An Open Letter & Open Report / University of North Carolina, Chapel Hill
August 28, 2018
Dear Ms. Lunelle,
On the morning of August 21, 2018, don in the uniform of the Southern soldier, with the Southern Cross in hand, I would enter the grounds of the University of North Carolina at Chapel Hill. The first to greet me would be a campus policeman, of whom alongside several other policemen would watch over me for my entire stay on campus. I salute them!
As I made my way to the base of the Confederate Cenotaph where Silent Sam once stood, a middle age white man who identified himself as an instructor would pull alongside me and ask of me, “HK, why are you here? Silent Sam is truly silent today. You may as well turn around and go home.”
I told him, “Fat chance of that, because on this day the base of Silent Sam will be a meeting house (a place of worship), and I shall speak for all to hear of those brave babies he represents very loudly.”
Those babies who sat in their classrooms studying when word reached them of Lincoln’s army armed with General Order 200 issued by him to take the theater of war to the front door of the defenseless old men, women and children of the South. Sherman would, after leaving Lincoln, gather his men around and tell them that he had orders from the Commanding Chief to burn, rape, plunder and murder at will and that there would never be an accounting for what they do. And they did!
These babies left their place of study to defend Southern home places from this immoral carnage. And, I might add, there were others just like them in other schools across the South …the Mississippi Greys of Ole Miss., the babies of the Citadel in Charleston, South Carolina…
And to have these thugs who descended upon the campus, taking the law into their hands and illegally pull Silent Sam down, and to add insult to injury, hurl false accusations that it was somehow a “racist” Cenotaph leads me to believe that perhaps they forgot it was a Confederate soldier’s cenotaph, that of an integrated military, unlike Lincoln’s racist and segregated military.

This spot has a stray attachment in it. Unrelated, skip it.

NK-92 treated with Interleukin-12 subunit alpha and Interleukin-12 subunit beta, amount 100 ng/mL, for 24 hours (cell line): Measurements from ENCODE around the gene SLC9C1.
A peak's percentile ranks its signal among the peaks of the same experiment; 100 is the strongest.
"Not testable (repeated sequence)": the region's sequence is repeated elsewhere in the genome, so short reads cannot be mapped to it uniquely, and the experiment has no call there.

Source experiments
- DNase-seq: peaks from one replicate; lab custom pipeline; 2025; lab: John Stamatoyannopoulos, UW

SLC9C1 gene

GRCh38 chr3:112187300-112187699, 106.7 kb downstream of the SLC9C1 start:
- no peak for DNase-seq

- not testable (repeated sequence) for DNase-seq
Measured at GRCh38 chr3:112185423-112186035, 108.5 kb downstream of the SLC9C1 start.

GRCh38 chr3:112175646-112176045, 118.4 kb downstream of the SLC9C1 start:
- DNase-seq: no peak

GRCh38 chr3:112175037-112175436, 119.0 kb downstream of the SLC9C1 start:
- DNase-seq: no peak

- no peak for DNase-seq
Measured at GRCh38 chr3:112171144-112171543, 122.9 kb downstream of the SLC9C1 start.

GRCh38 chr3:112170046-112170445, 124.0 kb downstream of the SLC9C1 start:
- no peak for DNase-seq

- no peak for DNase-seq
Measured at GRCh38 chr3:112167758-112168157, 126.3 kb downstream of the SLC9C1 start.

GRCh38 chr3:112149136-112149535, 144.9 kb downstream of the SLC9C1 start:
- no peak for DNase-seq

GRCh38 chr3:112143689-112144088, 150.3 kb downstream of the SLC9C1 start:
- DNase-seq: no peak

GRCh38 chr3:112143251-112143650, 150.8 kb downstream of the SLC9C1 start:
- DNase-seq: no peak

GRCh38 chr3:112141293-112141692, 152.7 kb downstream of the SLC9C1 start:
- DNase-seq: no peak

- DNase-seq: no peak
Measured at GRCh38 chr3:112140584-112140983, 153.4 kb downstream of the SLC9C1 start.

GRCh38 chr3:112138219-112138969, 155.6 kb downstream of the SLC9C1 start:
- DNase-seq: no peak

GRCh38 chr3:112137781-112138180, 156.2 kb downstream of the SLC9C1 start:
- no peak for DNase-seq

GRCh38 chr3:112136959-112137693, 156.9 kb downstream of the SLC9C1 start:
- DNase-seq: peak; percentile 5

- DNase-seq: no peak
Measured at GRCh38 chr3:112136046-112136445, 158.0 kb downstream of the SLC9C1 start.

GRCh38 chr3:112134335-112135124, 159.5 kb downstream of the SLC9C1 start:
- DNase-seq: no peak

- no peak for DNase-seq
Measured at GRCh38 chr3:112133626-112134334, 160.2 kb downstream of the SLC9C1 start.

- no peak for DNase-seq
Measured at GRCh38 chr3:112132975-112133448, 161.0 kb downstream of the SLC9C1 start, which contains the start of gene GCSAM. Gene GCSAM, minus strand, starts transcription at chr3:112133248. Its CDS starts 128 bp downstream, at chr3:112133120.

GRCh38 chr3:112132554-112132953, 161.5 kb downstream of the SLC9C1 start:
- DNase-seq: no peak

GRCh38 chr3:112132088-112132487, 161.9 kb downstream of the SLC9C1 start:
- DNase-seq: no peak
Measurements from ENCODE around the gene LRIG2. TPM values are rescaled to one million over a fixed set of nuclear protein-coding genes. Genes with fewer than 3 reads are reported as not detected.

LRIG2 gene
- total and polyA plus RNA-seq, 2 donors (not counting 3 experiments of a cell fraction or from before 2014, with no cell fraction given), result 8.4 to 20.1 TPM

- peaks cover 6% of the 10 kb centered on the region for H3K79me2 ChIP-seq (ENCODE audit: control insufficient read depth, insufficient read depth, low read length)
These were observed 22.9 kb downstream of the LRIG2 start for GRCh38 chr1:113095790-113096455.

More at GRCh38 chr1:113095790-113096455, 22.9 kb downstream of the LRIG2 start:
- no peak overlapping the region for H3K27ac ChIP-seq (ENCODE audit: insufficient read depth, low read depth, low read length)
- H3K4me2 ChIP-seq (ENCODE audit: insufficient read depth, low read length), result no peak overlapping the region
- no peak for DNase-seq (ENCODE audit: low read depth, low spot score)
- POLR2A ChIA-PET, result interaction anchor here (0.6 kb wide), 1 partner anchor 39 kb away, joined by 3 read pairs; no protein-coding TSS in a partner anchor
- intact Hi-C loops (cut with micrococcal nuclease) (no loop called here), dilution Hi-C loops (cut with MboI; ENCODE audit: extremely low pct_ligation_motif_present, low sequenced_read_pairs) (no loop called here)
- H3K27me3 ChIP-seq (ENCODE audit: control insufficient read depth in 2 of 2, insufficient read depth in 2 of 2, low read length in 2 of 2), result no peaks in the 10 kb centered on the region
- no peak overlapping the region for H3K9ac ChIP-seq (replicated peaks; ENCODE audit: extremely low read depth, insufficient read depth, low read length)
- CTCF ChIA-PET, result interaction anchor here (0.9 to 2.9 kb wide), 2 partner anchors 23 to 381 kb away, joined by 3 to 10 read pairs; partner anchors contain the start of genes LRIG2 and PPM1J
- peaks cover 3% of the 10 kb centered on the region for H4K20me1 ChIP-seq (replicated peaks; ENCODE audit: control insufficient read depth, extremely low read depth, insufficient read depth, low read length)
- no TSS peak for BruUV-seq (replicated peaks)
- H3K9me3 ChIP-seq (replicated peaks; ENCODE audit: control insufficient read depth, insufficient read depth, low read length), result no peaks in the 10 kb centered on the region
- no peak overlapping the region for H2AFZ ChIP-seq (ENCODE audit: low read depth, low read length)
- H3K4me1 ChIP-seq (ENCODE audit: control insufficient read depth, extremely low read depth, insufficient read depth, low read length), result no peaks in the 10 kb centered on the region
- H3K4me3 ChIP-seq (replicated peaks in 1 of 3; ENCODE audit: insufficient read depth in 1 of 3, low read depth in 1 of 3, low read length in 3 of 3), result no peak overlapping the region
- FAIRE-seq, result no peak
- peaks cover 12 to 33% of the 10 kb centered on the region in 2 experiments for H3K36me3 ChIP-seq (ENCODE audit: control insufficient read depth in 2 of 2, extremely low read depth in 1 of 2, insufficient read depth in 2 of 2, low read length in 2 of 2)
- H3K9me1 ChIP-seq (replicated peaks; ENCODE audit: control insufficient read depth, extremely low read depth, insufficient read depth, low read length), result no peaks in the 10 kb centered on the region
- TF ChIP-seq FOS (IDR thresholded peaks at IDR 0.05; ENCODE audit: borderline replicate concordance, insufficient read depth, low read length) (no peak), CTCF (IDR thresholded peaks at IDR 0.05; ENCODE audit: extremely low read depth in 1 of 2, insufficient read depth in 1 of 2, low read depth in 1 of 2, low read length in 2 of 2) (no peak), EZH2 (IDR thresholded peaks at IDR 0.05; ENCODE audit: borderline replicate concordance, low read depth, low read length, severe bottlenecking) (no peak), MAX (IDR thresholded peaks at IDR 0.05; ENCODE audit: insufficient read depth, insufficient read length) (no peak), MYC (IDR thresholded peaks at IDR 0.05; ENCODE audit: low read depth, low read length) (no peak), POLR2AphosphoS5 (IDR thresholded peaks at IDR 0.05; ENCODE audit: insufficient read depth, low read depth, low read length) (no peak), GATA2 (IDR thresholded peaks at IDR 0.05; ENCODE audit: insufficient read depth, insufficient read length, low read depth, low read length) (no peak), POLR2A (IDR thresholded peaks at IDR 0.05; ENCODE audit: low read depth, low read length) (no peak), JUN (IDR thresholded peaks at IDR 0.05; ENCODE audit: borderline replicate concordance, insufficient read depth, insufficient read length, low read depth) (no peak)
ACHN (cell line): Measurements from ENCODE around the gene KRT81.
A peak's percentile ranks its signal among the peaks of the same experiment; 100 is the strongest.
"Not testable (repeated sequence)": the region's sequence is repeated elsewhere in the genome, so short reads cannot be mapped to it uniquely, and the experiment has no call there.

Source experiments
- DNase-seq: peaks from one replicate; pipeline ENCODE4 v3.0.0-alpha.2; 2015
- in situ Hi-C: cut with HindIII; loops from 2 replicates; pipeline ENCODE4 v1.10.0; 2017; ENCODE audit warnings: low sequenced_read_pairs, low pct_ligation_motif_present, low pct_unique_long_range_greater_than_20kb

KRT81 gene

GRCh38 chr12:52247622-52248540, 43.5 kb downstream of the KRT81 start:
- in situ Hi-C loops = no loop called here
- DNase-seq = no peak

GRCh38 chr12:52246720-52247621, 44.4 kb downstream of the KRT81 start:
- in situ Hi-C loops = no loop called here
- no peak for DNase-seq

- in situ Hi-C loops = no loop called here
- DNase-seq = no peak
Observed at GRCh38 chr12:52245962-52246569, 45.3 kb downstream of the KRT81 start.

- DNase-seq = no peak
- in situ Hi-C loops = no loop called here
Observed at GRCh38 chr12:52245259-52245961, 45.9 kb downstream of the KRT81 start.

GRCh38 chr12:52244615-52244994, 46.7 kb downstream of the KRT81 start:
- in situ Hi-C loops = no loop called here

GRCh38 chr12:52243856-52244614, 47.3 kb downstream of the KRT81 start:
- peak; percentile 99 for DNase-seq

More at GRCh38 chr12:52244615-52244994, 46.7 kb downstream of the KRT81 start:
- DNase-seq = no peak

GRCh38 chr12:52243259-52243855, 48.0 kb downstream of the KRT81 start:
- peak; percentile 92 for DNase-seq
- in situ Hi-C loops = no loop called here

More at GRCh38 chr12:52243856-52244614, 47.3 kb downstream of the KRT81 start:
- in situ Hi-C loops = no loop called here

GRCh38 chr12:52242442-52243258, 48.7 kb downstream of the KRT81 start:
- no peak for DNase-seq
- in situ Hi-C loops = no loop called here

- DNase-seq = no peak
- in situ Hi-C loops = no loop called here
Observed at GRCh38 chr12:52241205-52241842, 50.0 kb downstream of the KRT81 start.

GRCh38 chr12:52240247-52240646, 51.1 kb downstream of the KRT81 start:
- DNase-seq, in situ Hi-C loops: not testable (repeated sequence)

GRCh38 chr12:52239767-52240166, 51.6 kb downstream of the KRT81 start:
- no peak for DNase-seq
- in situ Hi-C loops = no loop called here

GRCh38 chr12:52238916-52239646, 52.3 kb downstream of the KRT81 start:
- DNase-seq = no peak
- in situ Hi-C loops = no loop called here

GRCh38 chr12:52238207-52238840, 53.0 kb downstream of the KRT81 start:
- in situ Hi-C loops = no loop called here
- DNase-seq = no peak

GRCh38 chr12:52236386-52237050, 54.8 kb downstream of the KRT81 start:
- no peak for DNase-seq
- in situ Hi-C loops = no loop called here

One Yankee student would tell me and those gathered around that he was “proud of” what Grant, Sheridan and Sherman did in carrying out the total warfare orders, because it secured the North a win over the South. And furthermore, for me to “get off his campus.”
I told him that this campus belonged to the citizens of the great state of North Carolina, and that he and his Yankee friends who applauded his rhetoric were there because of those citizens. And, furthermore, that if they did not like or approve of my presence, then they could leave.
(Photo credit: Donn Young Photography)
I was so very proud of a black professor, Omar King, I believe, was his name. He had a handle on the criminal act of the thugs who illegally pulled Silent Sam down, and their disgraceful actions afterwards.
It was a very intense day, and I shall always remember the respect I received from so many of my Southern family. And most importantly, the decision by the Historic Commission and the University Board of Governors, that Silent Sam must be put back in 90 days, and those responsible for the act be prosecuted to the full extent of the law.
I hope to be present at the restoration event! God bless you!
Member, Save Southern Heritage-FL
Recipient, United Daughters of the Confederacy Jefferson Davis Medal
Recipient, National Sons of Confederate Veterans H.L. Hunley Award
Member, Judah P. Benjamin Camp #2210, Sons of Confederate Veterans
Chairman, Board of Advisors, Emeritus, Southern Legal Resource Center
President, Southern Heritage 411